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Report

Global Metro Monitor 2018

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More than half the world’s population now lives in urban areas, and the 300 largest metropolitan economies in the world account for nearly half of all global output. The concentration of economic growth and prosperity in large metro areas defines the modern global economy, creating both opportunities and challenges in an era in which national political, economic, and societal trends are increasingly influenced by subnational dynamics. Understanding these large metro areas’ economic trajectory, which we measure through employment and GDP per capita measures, offers additional insights into the sources of growth that national or regional assessments tend to obscure.

Authors

Note: This analysis does not attempt to measure which metro areas are most competitive, wealthy, or livable, as incredible differences in wealth and prosperity exist within the sample. Rather, it aims to capture how large metro areas are responding to continued changes in the world economy and, amid concerns about rising place-based disparities, how large metro areas are growing relative to their surrounding nations and regions.

1Large metropolitan economies concentrated and accelerated global economic growth between 2014 and 2016.

The 300 largest metros accounted for 36 percent of global employment growth and 67 percent of global GDP growth. Emerging economy metro areas continued to disproportionately drive growth, accounting for 80 percent of the 60 best-performing metropolitan areas.

While large metro areas expanded at a faster pace than the global economy, there is much regional variation in performance. China and Emerging Asia-Pacific overwhelmingly dominate the upper ranks of performance, whereas those that exhibited slower growth included many Latin American metro areas, especially Brazil’s large cities.

Large metro areas are powering disproportionate amounts of economic growth

300 largest metropolitan areas’ share of world total, 2014-2016

Source: Brookings analysis of Oxford Economics data

Large metro areas in emerging economies outperformed those in advanced economies

Distribution by economic performance quintiles, 2014–2016

Source: Brookings analysis of Oxford Economics data

2Global trends mask notable variation in the performance of large metropolitan economies across world regions between 2014 and 2016.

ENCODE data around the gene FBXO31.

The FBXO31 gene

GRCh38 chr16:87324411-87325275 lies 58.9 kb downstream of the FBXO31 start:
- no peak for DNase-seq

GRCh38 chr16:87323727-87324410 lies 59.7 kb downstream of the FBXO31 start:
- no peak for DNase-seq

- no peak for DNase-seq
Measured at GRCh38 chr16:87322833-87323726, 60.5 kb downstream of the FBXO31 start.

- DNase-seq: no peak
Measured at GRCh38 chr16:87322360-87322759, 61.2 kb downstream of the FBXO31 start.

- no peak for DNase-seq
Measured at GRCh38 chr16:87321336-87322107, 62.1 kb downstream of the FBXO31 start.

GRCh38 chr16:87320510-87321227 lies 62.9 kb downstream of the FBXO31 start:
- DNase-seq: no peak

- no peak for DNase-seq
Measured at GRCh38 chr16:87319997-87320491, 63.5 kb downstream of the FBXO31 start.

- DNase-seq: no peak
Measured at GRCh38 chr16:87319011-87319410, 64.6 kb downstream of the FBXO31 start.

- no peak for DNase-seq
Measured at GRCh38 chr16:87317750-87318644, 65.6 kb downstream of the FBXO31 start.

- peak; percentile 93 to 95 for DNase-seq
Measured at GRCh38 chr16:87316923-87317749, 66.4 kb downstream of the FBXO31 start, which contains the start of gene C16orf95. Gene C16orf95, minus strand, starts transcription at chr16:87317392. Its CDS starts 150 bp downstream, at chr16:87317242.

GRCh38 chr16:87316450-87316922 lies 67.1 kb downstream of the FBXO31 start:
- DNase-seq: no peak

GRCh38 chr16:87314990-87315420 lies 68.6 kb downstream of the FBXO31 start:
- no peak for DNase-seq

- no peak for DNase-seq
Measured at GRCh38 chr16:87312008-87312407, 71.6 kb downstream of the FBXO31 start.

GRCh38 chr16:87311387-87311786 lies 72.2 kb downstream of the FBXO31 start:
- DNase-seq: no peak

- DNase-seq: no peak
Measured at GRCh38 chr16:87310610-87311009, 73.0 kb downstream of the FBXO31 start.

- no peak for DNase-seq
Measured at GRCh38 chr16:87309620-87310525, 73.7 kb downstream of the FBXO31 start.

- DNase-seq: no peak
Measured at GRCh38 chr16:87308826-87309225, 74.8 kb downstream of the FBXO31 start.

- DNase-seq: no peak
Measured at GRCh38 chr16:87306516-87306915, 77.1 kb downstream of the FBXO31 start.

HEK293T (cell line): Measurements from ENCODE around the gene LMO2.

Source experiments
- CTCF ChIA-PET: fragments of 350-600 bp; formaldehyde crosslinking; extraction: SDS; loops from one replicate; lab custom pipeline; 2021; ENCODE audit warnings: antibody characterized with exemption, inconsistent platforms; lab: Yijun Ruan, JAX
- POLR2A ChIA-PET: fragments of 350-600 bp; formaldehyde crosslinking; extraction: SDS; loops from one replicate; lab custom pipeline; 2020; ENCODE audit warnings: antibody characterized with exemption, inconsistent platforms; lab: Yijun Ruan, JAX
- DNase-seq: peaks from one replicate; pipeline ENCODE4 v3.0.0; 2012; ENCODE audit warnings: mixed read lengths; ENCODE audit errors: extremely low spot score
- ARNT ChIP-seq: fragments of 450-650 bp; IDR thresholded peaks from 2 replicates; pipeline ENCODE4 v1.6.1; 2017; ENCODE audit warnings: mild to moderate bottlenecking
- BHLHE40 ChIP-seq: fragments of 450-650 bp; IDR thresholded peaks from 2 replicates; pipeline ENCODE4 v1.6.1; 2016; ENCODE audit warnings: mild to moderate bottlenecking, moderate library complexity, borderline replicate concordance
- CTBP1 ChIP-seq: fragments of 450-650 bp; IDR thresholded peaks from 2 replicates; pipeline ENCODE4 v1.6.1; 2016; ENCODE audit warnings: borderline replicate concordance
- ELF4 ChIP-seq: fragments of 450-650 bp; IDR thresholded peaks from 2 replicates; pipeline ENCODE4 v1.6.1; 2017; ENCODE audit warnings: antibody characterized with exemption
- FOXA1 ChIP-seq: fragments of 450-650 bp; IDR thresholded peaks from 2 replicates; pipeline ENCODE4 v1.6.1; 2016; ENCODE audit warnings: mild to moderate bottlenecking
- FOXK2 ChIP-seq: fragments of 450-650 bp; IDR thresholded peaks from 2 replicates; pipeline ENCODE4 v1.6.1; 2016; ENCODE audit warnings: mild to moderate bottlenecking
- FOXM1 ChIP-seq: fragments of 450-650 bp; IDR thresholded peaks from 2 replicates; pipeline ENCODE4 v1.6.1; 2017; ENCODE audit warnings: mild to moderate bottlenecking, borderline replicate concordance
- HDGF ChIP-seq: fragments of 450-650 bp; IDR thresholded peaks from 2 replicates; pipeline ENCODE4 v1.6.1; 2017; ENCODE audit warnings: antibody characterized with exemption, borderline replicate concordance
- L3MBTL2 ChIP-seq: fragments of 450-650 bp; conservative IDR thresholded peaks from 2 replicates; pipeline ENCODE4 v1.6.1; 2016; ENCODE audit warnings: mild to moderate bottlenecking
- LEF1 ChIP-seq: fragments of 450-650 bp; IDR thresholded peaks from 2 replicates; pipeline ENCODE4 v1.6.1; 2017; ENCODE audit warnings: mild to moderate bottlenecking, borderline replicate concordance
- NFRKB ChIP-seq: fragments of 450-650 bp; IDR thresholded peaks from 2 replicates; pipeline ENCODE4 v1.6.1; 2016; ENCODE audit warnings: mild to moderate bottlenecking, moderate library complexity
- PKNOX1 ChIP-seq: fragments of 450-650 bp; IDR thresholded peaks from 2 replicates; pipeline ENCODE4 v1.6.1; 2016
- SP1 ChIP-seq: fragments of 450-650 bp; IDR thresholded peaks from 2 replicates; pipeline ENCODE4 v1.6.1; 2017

Reading the charts below

Metro areas in China and Emerging Asia-Pacific experienced the fastest GDP per capita growth while Middle Eastern and African metro areas exhibited the fastest employment growth. By contrast, Latin American metro areas experienced the slowest GDP per capita and employment growth.

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In Eastern Europe and Central Asia, large metro areas expanded employment even as the rest of the region stagnated. North America and Western Europe experienced moderate growth between 2014 and 2016.

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To measure overall economic performance, this report presents an economic performance index based on four economic indicators depicted above: absolute and percent change in jobs and GDP per capita. There is much regional variation in the performance index. China and Emerging Asia-Pacific overwhelmingly dominate the upper ranks of performance, although North American tech hubs such as San Jose and San Francisco also demonstrated significant growth. Meanwhile, those that exhibited slower growth included many Latin American metro areas, especially Brazil’s large cities, and metro areas in Western Europe and the Advanced Asia-Pacific region.

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3Between 2014 and 2016, just over half of the world’s 300 largest metropolitan economies were considered “pockets of growth,” high-performing metro areas disproportionately accountable for employment and GDP per capita growth.

In the short term, between 2014 and 2016, 51 percent of the 300 largest metro areas registered higher growth rates than their region in both employment and GDP per capita. Over the longer term, between 2000 and 2016, slightly more metro areas (53 percent) were pockets of growth, driven by the better long-term performance of metro areas in Advanced Asia-Pacific, Western Europe, and China. Notably, in North America and the Middle East and Africa, large metro areas were much more likely to be pockets of growth in the short term than in the long term, whereas in Advanced Asia-Pacific and Western Europe the reverse pattern holds.

The majority of the large metro areas exceeded the growth rates of their region

Share of large metro areas that outperformed their region in both GDP per capita and employment growth

Source: Brookings analysis of Oxford Economics data

Reflecting its historic urban economic growth, China led this “pocket of growth” category between 2014 and 2016 with 75 metro areas, followed by North America (26) and the Middle East and Africa (14).

Read more on page 16 about specific examples of metro area performance within each region.»

Data visualization produced by Alec Friedhoff.

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